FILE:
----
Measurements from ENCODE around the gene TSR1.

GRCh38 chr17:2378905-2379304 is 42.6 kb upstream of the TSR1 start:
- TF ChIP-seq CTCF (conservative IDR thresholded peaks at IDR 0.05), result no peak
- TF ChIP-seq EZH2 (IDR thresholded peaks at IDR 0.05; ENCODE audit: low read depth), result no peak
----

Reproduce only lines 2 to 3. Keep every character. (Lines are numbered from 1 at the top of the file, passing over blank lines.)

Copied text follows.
GRCh38 chr17:2378905-2379304 is 42.6 kb upstream of the TSR1 start:
- TF ChIP-seq CTCF (conservative IDR thresholded peaks at IDR 0.05), result no peak